Lake Lanier’s water level is up slightly again from last week at 1,066.23, or 4.77 feet below our normal full pool of 1,071. When spring rains arrive, we should get back to a normal pool quickly.
Main lake surface temperatures remain in the upper 40s. The main lake and creeks mouths are mostly clear. The creeks, pockets and rivers are clear to slightly stained, while the Chattahoochee River is clear. Check generation schedules before heading out to the river by calling 770-945-1466.
Bass fishing has been a little slow both literally and figuratively.
That being said, the patient angler can score a limit if they slow down their lures and target high-percentage areas. Soft plastics, jigs, drop shots, crank baits and jerk baits have all been in my rotation of tackle.
Always try to take advantage of the early morning bite. As the sun starts to illuminate the lake, fish will be active shallower in the ditches and around bluff walls. This is the time to fish your favorite moving bait. Lures like a SPRO RkCrawler, McStick, underpins with a Suicide Shad trailer or your other favorites are good choices to work shallow at dawn.
A ¼-ounce, stand-up jig head with a craw imitator like a Big Bites Fighting Frog has been good for catching a limit in my Nitro this week. I dip the claws in red and chartreuse JJ’s magic to match the orange appendages of the crawfish I see inside the fish we’re catching.
Crawfish start to move in late winter, and the bass on Lake Lanier take notice. Both spotted and largemouth bass love a lobster dinner, and crawfish provide a lot of protein as the fish feed before the spawn.
Drag your crawfish imitators or jigs around docks with brush that have both shallow and deep-water access close by. A steep bank allows bass an easy place to move from shallow to deep quickly. Brush piles are a big plus because fish will often congregate around sunken cover.
If you locate a prime brush pile, work your jigs very slowly through the branches and allow your lures to sit still. Bass will often ignore faster-moving jigs when a slow offering will frequently trigger bites.
Always keep in mind fish don’t read fishing reports. Bass can often be found around shallow cover in the backs of the creeks, and largemouths are feeding heavily as they bulk up for the spring spawn.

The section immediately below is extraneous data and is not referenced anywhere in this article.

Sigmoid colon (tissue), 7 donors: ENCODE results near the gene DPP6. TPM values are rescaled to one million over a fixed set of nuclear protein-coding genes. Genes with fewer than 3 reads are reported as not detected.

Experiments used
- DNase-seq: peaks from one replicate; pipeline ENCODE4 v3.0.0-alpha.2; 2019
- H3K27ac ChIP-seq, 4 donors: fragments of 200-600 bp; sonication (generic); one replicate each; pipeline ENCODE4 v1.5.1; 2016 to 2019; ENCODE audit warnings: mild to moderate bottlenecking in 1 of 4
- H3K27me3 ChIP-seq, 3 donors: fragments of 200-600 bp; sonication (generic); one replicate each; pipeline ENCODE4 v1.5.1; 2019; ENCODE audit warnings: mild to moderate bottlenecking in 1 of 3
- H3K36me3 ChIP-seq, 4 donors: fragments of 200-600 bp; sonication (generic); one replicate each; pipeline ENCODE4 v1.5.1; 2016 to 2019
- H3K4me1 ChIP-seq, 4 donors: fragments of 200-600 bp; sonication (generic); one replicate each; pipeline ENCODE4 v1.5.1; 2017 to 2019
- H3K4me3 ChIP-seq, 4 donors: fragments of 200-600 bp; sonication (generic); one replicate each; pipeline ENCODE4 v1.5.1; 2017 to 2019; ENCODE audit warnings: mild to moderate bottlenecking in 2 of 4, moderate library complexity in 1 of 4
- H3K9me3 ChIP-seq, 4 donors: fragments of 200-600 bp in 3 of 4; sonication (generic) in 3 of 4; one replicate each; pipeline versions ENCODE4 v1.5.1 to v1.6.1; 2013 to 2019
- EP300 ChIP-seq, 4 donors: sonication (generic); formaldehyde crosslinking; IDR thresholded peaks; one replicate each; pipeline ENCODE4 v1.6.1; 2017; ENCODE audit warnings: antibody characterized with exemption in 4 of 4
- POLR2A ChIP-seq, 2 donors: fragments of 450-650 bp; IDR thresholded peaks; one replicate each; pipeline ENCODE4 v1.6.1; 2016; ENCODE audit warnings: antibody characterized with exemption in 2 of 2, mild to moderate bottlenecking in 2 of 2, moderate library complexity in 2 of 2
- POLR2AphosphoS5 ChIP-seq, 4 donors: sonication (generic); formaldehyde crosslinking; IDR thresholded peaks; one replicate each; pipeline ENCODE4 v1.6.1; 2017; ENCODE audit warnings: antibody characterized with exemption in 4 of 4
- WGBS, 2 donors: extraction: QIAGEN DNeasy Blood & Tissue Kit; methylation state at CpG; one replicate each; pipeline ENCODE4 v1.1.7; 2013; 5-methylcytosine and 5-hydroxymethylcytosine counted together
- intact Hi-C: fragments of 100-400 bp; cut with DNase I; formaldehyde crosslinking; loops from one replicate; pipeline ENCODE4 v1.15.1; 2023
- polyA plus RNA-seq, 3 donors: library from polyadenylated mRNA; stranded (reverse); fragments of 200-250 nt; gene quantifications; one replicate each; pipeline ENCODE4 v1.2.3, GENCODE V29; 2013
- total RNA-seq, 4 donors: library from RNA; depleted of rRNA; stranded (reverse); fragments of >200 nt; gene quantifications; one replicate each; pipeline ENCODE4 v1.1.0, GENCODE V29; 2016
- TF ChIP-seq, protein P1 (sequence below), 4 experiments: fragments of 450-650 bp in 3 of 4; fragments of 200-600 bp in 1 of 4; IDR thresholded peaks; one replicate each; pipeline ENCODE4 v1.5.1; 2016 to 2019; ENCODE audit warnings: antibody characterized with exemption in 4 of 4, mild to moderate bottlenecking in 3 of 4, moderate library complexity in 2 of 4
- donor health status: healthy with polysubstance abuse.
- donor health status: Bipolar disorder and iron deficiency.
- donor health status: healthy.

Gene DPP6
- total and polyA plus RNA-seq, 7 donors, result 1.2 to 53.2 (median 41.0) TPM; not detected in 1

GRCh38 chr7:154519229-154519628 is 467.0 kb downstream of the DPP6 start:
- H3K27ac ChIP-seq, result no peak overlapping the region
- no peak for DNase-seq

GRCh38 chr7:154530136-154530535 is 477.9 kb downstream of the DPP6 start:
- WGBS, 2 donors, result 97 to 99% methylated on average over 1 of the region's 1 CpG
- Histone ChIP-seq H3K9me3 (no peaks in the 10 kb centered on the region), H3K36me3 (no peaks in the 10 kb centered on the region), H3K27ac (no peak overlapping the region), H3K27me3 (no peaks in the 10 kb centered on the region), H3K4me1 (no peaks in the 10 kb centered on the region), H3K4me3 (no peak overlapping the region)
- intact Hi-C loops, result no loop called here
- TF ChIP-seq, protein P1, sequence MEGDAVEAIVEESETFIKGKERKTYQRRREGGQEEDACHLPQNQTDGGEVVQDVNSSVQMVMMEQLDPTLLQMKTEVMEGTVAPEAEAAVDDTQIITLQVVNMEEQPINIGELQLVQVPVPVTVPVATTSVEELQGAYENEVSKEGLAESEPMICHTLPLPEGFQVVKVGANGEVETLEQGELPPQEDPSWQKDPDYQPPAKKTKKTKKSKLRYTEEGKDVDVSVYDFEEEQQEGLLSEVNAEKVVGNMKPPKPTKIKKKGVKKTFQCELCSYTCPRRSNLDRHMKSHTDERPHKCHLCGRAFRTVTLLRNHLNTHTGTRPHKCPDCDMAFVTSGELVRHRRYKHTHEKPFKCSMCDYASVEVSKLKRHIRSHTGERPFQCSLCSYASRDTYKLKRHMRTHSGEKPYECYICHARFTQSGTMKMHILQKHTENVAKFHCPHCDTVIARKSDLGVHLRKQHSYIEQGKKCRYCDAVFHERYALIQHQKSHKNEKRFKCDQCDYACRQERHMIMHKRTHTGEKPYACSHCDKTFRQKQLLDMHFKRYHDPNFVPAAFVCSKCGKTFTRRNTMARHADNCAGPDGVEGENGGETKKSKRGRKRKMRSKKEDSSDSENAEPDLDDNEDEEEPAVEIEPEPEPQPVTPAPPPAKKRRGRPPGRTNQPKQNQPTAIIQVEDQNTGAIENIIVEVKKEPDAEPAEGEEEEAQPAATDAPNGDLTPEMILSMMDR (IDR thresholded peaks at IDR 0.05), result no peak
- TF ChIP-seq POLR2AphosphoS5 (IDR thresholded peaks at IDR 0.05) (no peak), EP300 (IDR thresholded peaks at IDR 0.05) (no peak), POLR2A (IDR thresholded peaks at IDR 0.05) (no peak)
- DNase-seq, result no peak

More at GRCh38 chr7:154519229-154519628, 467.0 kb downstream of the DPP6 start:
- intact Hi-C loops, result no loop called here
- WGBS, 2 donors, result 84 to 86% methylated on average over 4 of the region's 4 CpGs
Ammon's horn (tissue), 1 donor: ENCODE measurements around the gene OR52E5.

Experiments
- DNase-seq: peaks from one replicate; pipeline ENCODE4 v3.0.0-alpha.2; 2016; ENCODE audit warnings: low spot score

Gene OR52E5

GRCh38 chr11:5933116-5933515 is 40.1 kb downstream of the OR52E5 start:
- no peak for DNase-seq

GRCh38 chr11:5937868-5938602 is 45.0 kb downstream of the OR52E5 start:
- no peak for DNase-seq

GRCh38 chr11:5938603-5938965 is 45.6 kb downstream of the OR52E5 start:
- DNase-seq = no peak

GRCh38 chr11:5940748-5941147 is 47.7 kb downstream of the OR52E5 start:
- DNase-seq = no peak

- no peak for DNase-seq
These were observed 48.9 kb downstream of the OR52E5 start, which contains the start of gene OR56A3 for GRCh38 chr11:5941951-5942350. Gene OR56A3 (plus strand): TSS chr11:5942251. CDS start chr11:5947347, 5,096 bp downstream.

Casting shallow-running crank baits close to spawning flats can be very effective, especially when water temperatures rise into the 50s. We are very close to this time, and sunny, warmer weather will often trigger fish to move shallower.
Striper fishing: The stripers are biting OK in the creeks as well as out on main lake points timberlines, but the action has been a little slow.
As mentioned above, a slow presentation may be best. This doesn’t mean your baits themselves shouldn’t be active, but your boat should be moving just barely enough to keep your baits aligned properly in the strike zone.
Dragging live bait on both flat- and down-lines has been working OK both in the creeks and rivers as well as on main lake. Again, keep your drift as slow as possible. Medium shiners seem to be the best choice, but always add a blueback herring or trout in the mix. When the stripers are more active then herring, trout or even a gizzard shad may trigger a big bite.
Watching for actively feeding gulls and loons continues to be a great way to find stripers. That being said, my best friend told me once that the fish’s World War III can be occurring below the surface while all is calm above. This is why your electronics are so important.
Watch your units closely to determine the best depth. Side Imaging on my Humminbird unit has really keyed me into some fish that normal Down Imaging or traditional 2D views. With Side Imaging, you can cover 120 feet to the left and right of your boat and see schools of fish you would never detect without it.
If you encounter a feeding frenzy, then get out your artificial lures like a spoon, buck tail or SPRO McStick and cast into the frenzy. Work these lures slowly and steadily, and hold on.
There have been very few reports on the night bite, but stripers are probably feeding around lighted boat docks in the creeks. Cast SPRO McStick 115s, Bombers or Redfins in these same areas.
Crappie fishing remains slow, but patient anglers can still catch enough for dinner. The best bite has been early in the day and again in the afternoon.
Continue to shoot jigs under docks with brush and watch your line closely for any small “ticks” that indicate a bite. Vary your retrieve between letting them fall and working them through the brush, or engage your reel and let them sway like a pendulum back to the boat.
Trout fishing is decent, and most of the rivers and creeks are clear.
When water conditions are good, the fish will bite better. Just remember to use light lines and lighter leaders under clear water conditions. Live bait, wet flies and spinning lures continue to work well. so cast your offerings around the rapids and the deeper pools below them.
Bank fishing: Cut bait is a great way to coax bites from a big striper or even a big flathead catfish.
You can catch your own gizzard shad with a cast net or get your cut bait from your local tackle stores. Take a large shad, cut it in half and put it on a bottom rig with a sharp Gamakatsu Octopus Hook.
Cast live bait around deeper banks and river or creek channel bends. Use fairly heavy tackle with at least 14-pound Sunline Natural Monofilament. Secure your rods well with a PVC Rod holder because the strikes can be extremely hard.
Eric Aldrich is an outdoor writer, marketing specialist and bass angler. Reports are based on personal experience and permission from a close network of friends. He would love to hear from his readers, so please email him at email@example.com. Remember to take a kid fishing.